Metrics are those pesky little numbers we like to keep an eye on to see how we’re doing. Website performance may be full of lots of jargon and fancy terminology but in the end the purpose is the same. Watch the numbers to know how we’re doing.
If you follow the economy you’re probably familiar with GDP or Gross Domestic Product tells you the total amount of goods and services that a country produced. What about the CPI or Consumer Price Index, well that measures the price of a so-called basket of goods. Those are intended to be goods everyone must have, such as food & beverages, housing, apparel, transportation, medical care and so forth. By measuring the CPI we get a sense of consumers buying power or how far the dollar goes.
If you follow sports, you’ve probably heard of a players batting average which is hits divided by at bats. A simple ratio, gives a picture of the players past performance. Another statistic is the RBI or runs batted in, which tells you how many times the player caused runs to be scored.
Taken generally metrics give us a quick view of a more complicate picture. Performance metrics for websites are no different. For instance if we’re looking at the business or application level, we might keep track of things like:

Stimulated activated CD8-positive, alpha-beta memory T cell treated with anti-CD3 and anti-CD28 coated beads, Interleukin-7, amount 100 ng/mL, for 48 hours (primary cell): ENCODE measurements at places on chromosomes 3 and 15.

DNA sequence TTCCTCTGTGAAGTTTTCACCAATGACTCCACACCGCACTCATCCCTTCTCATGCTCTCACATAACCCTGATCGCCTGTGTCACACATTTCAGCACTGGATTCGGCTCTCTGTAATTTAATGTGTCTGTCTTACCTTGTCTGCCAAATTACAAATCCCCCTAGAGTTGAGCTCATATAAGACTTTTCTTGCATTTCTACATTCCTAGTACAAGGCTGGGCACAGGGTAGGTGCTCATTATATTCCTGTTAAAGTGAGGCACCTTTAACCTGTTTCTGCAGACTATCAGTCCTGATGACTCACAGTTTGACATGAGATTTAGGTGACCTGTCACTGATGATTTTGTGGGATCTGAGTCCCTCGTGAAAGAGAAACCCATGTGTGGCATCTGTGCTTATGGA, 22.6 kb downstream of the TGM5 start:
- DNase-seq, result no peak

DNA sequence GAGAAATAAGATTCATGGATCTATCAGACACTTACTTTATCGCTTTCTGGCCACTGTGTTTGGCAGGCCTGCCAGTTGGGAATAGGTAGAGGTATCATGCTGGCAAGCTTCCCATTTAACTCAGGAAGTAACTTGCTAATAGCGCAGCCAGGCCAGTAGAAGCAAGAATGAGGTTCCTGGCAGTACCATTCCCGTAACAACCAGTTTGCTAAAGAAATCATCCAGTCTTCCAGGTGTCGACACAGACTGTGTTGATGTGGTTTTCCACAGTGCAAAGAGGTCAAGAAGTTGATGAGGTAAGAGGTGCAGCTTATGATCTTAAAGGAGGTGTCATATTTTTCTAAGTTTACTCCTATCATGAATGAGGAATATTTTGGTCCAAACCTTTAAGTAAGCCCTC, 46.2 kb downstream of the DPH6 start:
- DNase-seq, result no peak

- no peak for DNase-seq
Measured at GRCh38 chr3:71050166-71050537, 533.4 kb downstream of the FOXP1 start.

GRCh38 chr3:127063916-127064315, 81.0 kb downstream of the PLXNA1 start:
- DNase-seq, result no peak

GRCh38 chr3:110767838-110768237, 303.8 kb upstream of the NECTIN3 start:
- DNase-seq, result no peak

- user registrations
- subscriptions sold
- widgets sold
- new accounts sold
- user & social interactions
- ratings and other gamification stats
So too at a lower level we can capture metrics of the systems our web application runs on top of with tools like Cacti, Munin, Ganglia, Zabbix, or OpenNMS. The basics include:
- cpu utilization
- network throughput
- disk throughput
- memory usage
- load average
And further down the stack we can keep metrics of are database activity such as:
- buffer pool usage
- files & table I/O
- sorting activity
- locking and lock waits
- queries per second
- transaction log activity
By tracking these metrics over time, we can view graphs at-a-glance and see trends. What’s more folks from different sides of the business, can get visibility into what others needs are. Business teams can see server loads and operations people can see real revenue and income. That brings teams together to a common goal.